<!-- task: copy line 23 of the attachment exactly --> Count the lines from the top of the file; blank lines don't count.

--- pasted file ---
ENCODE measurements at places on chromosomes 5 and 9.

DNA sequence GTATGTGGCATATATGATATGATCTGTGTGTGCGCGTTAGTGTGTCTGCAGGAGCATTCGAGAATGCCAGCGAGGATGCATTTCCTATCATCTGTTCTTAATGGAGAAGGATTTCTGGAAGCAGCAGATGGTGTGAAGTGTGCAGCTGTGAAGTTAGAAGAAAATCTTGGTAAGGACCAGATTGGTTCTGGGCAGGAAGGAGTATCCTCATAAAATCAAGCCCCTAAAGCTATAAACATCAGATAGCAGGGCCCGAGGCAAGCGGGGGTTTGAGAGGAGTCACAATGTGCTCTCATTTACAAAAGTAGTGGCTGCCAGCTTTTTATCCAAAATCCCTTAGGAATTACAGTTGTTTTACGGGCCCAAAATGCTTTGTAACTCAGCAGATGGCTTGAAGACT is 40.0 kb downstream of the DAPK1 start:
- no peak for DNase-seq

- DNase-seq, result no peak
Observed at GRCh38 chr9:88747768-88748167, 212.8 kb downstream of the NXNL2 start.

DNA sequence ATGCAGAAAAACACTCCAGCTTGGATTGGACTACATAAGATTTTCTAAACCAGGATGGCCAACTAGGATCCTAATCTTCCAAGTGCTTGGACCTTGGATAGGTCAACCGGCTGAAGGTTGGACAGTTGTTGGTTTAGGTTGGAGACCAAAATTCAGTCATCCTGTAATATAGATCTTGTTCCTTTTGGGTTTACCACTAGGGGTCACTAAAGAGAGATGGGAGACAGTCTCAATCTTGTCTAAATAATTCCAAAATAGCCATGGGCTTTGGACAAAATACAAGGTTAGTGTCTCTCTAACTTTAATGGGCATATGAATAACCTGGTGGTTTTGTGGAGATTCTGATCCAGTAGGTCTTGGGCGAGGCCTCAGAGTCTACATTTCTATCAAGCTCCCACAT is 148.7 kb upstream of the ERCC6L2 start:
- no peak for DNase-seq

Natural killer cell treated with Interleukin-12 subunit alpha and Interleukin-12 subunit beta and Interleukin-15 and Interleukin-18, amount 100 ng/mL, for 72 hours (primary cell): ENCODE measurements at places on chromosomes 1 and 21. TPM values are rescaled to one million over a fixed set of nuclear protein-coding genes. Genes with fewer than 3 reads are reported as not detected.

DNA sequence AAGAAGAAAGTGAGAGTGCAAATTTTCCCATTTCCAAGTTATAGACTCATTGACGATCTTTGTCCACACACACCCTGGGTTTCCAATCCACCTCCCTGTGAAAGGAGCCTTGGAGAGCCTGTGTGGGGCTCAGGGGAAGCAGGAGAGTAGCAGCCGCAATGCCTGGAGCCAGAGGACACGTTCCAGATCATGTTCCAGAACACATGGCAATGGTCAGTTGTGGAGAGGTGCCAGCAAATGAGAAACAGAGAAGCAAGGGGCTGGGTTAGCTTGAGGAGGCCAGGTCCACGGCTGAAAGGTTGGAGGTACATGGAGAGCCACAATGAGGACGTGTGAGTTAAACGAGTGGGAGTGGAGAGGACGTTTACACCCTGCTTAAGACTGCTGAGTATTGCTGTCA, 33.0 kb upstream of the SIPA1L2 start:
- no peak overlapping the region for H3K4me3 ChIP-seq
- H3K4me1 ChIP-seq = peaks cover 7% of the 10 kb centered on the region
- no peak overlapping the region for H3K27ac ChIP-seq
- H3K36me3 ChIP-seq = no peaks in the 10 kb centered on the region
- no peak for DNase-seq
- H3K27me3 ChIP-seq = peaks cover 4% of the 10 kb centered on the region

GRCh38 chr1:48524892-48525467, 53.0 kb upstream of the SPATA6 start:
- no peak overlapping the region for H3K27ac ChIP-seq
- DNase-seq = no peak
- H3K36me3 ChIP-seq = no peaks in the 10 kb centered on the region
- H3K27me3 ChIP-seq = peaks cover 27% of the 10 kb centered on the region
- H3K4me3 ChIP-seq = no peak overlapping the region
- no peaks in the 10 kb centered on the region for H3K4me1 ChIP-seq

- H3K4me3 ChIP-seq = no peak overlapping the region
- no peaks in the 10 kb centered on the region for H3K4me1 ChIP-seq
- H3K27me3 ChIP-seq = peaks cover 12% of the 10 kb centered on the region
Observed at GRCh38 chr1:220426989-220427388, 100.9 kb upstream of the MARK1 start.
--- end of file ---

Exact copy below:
- H3K4me3 ChIP-seq = no peak overlapping the region